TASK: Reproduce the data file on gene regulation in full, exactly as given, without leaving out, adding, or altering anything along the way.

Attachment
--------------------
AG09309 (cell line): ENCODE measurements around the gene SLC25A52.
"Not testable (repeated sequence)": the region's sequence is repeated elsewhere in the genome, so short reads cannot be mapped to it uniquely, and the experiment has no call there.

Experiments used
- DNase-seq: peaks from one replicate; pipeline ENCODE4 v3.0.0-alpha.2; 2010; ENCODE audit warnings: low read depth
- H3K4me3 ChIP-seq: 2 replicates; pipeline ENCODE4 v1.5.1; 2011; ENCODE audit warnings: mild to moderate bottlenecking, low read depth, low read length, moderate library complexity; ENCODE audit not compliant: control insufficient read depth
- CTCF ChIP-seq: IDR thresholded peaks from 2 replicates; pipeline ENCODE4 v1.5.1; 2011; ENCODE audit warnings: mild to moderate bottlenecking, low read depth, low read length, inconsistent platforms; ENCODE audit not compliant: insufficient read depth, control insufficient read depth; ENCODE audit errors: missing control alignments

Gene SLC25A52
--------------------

AG09309 (cell line): ENCODE measurements around the gene SLC25A52.
"Not testable (repeated sequence)": the region's sequence is repeated elsewhere in the genome, so short reads cannot be mapped to it uniquely, and the experiment has no call there.

Experiments used
- DNase-seq: peaks from one replicate; pipeline ENCODE4 v3.0.0-alpha.2; 2010; ENCODE audit warnings: low read depth
- H3K4me3 ChIP-seq: 2 replicates; pipeline ENCODE4 v1.5.1; 2011; ENCODE audit warnings: mild to moderate bottlenecking, low read depth, low read length, moderate library complexity; ENCODE audit not compliant: control insufficient read depth
- CTCF ChIP-seq: IDR thresholded peaks from 2 replicates; pipeline ENCODE4 v1.5.1; 2011; ENCODE audit warnings: mild to moderate bottlenecking, low read depth, low read length, inconsistent platforms; ENCODE audit not compliant: insufficient read depth, control insufficient read depth; ENCODE audit errors: missing control alignments

Gene SLC25A52